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Post Natal Traditions from around the World

2nd Apr 2015

The post-natal period is considered a special time in which a mother as well as a baby is born. Many cultures have special customs to recognise this exceptional time in the life of a woman.


In some countries women are not expected to carry on with their usual lives but given time to adapt to the new journey in life they are beginning.


In Japan, for instance, the mother is treated as if she were a baby and she is put to bed for 30 days, waited on and indulged while she recovers from the birth.


In the Indian Ayurvedic tradition, new mothers stay at home for 22 days and are pampered. The period of rest is seen as vital to the delicate nervous system of the mother and baby. Few visitors are allowed.


In parts of Southeast Asia, there is the practice of ‘mother warming’. After the birth, the house is closed up and a sign put on the door to inform the community of the new arrival. The father then lights a fire and keeps mother and baby warm in a womb like environment, removed from the demands of daily life for several days.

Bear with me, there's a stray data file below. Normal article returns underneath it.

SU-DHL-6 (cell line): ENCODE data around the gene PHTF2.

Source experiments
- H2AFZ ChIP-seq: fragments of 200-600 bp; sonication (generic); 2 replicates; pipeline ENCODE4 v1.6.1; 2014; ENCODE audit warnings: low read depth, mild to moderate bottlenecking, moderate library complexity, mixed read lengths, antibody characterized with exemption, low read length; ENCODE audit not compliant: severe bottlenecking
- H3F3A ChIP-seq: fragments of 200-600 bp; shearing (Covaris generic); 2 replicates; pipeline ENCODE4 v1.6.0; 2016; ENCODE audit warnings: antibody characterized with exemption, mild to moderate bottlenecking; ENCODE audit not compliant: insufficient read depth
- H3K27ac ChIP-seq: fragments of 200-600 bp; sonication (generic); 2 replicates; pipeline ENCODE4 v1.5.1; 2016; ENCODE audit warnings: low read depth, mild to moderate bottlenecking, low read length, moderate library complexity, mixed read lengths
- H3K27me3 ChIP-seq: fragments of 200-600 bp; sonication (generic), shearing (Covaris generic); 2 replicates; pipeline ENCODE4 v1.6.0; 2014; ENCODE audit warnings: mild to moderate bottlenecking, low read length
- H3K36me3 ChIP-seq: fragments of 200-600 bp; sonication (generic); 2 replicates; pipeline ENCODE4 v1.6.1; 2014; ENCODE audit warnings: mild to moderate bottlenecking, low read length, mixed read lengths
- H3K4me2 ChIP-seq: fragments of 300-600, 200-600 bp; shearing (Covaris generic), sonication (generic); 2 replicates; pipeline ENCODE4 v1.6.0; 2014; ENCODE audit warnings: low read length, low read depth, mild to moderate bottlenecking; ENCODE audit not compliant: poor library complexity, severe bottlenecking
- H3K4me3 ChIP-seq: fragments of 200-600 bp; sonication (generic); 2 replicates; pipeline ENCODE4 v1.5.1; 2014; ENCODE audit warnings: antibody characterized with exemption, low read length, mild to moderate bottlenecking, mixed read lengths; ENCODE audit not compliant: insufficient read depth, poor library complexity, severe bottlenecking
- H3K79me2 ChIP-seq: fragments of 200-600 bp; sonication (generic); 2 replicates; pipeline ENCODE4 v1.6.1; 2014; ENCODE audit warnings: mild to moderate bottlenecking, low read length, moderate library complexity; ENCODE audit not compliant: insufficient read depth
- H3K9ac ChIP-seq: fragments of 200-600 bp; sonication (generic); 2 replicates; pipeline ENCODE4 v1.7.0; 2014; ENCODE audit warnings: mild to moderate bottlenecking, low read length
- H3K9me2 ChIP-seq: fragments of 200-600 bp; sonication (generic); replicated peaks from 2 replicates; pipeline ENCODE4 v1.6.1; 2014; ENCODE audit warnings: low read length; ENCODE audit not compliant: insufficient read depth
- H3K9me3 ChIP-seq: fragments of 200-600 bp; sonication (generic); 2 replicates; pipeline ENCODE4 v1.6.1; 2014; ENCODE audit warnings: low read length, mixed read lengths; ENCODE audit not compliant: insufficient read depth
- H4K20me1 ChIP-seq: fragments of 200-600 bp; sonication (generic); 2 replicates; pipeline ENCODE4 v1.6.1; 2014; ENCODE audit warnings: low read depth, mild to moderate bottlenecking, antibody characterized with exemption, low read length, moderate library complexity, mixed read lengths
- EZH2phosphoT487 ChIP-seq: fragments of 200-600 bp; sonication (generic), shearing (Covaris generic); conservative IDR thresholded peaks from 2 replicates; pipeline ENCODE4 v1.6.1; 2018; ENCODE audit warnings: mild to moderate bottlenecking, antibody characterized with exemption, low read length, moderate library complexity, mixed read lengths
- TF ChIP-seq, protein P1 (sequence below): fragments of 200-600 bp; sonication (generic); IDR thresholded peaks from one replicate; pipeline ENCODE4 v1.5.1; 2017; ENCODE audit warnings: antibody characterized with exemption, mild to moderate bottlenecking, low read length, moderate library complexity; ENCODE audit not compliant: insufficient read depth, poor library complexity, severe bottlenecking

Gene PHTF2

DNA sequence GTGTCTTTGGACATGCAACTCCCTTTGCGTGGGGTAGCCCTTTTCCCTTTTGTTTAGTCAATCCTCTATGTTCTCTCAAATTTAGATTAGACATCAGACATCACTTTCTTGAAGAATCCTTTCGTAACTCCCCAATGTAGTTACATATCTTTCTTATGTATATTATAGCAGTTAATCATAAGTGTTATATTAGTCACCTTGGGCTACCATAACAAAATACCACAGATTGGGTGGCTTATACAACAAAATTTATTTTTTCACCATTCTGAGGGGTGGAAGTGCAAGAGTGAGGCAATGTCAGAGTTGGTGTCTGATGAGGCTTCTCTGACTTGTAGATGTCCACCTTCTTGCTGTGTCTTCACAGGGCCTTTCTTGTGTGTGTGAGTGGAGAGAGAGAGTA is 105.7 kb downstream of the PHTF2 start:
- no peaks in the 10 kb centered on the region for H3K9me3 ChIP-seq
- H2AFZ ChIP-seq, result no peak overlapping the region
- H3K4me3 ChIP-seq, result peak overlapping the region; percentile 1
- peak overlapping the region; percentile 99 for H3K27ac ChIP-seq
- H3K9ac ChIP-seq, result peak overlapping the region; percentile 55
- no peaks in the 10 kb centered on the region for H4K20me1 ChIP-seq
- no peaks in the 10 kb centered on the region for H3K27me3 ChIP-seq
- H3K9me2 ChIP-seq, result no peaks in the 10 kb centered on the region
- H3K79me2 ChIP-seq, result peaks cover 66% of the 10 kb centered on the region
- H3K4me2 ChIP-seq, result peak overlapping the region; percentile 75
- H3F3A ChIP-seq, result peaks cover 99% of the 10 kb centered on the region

In Holland, where many births take place at home, a specially trained live in maternity nurse stays with the new mother for 8-10 days. She reports directly to the midwife and keeps her posted on the progress. She also cooks, and looks after the other children, like a Doula.


There are many others but the message seems clear from these ones that the postnatal period is a special time and needs to be recognised.


At Kensington Midwives we are very aware how important and special these days are. We encourage rest and opting out of daily life for at least the first ten days. This ensures a good start to this next important journey in your life.


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